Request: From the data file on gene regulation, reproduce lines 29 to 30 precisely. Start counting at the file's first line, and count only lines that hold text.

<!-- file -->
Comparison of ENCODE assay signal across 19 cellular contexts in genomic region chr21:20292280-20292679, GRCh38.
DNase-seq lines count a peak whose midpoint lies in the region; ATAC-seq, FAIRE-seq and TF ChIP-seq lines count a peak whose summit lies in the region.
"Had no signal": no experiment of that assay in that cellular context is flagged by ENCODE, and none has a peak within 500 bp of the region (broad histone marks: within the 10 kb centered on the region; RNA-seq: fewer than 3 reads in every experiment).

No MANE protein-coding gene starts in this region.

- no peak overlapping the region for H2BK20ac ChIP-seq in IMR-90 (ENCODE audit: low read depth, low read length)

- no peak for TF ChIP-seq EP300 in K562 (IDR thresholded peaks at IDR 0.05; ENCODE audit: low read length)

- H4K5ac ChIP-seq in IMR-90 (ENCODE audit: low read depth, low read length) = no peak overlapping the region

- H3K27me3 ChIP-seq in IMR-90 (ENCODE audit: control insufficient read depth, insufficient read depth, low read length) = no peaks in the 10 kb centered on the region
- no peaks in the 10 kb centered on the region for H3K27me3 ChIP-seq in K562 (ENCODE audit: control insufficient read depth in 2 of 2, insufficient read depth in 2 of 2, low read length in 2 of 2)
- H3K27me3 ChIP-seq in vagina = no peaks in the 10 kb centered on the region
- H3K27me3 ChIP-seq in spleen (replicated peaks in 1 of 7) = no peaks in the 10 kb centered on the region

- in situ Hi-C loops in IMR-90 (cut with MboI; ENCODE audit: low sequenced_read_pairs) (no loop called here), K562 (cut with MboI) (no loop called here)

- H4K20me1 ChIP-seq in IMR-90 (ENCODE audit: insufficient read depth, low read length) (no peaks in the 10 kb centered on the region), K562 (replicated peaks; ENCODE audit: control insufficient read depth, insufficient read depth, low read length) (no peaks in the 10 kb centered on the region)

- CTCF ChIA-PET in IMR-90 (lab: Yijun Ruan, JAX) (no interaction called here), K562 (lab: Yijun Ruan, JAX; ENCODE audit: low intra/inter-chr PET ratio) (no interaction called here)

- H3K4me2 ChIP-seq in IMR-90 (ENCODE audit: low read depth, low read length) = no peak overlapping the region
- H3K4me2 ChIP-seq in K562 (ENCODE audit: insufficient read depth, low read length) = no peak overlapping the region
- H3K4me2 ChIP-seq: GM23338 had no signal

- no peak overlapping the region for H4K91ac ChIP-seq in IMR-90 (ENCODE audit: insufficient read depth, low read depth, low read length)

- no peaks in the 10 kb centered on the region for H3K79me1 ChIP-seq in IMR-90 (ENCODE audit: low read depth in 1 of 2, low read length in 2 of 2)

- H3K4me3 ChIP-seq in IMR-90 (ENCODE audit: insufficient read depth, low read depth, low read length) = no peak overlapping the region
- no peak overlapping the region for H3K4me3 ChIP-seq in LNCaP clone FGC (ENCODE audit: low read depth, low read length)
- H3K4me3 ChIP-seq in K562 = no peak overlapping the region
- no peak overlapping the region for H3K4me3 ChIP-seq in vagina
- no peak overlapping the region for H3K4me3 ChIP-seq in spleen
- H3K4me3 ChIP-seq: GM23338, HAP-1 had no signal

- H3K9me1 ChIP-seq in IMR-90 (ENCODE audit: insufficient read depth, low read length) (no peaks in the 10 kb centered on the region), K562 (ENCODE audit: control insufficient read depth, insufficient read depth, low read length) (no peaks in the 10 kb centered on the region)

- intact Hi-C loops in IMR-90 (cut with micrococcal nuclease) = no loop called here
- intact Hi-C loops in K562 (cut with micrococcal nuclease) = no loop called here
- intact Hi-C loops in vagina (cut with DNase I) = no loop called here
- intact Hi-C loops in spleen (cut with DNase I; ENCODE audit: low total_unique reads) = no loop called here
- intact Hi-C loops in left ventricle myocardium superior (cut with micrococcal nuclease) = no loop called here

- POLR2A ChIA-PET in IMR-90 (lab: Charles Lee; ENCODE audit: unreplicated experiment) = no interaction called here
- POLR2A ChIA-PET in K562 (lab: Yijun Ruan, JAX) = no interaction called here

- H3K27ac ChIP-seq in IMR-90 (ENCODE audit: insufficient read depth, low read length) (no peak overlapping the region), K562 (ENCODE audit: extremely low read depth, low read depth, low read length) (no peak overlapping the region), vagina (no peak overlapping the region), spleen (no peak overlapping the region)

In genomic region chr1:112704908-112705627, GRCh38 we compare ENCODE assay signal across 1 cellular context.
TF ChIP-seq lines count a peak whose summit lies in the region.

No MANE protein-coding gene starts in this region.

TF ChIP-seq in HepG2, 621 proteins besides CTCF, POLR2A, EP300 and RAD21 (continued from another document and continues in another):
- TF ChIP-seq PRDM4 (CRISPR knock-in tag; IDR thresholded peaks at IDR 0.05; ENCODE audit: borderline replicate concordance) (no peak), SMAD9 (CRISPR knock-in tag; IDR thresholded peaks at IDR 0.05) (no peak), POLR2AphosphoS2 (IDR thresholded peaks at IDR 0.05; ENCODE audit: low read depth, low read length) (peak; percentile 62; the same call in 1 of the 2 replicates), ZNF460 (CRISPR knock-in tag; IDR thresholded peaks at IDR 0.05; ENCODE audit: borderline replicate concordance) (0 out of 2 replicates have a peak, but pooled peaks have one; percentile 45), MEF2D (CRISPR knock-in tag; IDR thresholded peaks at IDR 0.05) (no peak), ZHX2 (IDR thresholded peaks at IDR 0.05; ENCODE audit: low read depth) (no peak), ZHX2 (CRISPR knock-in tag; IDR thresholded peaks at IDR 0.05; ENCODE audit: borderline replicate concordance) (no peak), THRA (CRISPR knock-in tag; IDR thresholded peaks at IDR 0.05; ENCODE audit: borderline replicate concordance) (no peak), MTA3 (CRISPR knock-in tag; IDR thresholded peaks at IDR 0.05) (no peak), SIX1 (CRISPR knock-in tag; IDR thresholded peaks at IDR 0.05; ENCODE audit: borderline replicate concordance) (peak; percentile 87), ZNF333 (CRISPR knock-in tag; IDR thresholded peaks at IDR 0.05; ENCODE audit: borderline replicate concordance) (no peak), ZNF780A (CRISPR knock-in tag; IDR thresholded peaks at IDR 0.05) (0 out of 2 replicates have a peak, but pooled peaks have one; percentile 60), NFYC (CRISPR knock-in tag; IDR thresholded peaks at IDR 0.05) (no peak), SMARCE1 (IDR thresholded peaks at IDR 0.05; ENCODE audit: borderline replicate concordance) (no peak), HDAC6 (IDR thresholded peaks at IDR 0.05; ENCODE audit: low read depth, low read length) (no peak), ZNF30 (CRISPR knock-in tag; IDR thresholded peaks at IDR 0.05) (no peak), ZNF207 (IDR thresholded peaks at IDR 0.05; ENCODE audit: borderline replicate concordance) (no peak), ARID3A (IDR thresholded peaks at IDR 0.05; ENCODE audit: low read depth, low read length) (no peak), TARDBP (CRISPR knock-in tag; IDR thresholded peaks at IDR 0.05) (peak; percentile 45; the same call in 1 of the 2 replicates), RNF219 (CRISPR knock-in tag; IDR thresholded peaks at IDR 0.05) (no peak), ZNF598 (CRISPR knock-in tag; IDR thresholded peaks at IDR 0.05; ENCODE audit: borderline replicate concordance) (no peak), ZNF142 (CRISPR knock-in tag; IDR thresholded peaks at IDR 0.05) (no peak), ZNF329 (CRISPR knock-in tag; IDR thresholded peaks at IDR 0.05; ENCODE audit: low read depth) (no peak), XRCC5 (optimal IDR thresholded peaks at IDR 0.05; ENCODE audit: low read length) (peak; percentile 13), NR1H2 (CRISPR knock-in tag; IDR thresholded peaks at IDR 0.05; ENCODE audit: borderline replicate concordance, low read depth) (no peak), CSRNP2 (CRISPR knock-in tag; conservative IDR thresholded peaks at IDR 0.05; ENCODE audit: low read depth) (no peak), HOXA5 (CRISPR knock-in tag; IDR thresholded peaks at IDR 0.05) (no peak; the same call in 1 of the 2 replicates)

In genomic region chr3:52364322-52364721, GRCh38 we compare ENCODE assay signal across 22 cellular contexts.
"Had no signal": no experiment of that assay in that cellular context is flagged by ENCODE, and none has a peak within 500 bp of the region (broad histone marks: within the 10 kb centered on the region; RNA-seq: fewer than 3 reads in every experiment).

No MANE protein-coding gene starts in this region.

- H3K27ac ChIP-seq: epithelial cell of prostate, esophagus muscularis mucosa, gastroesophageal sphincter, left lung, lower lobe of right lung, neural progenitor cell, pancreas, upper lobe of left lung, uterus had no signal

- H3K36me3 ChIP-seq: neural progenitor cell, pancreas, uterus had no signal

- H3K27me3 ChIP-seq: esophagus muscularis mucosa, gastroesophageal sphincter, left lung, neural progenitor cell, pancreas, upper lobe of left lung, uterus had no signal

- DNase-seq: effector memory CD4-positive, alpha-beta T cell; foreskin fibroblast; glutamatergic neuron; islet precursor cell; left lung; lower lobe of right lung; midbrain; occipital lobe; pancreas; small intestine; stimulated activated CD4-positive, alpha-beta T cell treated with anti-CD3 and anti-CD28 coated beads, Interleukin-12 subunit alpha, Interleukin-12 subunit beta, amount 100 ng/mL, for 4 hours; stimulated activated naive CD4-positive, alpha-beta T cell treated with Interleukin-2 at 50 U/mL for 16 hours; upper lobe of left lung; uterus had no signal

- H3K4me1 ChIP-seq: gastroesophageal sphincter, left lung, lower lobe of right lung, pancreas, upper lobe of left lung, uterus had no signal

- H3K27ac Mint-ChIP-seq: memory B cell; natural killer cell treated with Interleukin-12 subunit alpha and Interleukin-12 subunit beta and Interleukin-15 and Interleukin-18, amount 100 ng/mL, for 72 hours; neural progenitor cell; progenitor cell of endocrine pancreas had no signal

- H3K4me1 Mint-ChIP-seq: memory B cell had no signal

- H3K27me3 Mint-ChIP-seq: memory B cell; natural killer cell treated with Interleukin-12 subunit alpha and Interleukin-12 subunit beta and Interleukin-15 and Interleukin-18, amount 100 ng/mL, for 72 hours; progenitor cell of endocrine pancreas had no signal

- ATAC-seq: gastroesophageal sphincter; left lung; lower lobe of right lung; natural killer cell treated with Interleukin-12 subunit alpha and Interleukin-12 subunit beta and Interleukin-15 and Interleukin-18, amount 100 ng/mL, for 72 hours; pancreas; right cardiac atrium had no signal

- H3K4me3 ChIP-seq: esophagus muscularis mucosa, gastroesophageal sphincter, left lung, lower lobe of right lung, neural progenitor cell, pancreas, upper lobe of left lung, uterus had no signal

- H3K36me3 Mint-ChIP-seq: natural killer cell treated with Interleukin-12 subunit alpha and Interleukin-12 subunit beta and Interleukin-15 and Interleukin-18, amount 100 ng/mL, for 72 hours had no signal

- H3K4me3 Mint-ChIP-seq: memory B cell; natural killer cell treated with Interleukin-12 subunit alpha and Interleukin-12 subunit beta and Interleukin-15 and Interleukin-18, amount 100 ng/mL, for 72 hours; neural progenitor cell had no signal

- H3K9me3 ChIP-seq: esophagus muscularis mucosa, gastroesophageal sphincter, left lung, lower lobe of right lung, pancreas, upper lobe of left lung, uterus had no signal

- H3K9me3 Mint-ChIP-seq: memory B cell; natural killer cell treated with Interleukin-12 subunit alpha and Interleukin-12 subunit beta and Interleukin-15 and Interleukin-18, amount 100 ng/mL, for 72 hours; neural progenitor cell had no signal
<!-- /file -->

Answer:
- intact Hi-C loops in vagina (cut with DNase I) = no loop called here
- intact Hi-C loops in spleen (cut with DNase I; ENCODE audit: low total_unique reads) = no loop called here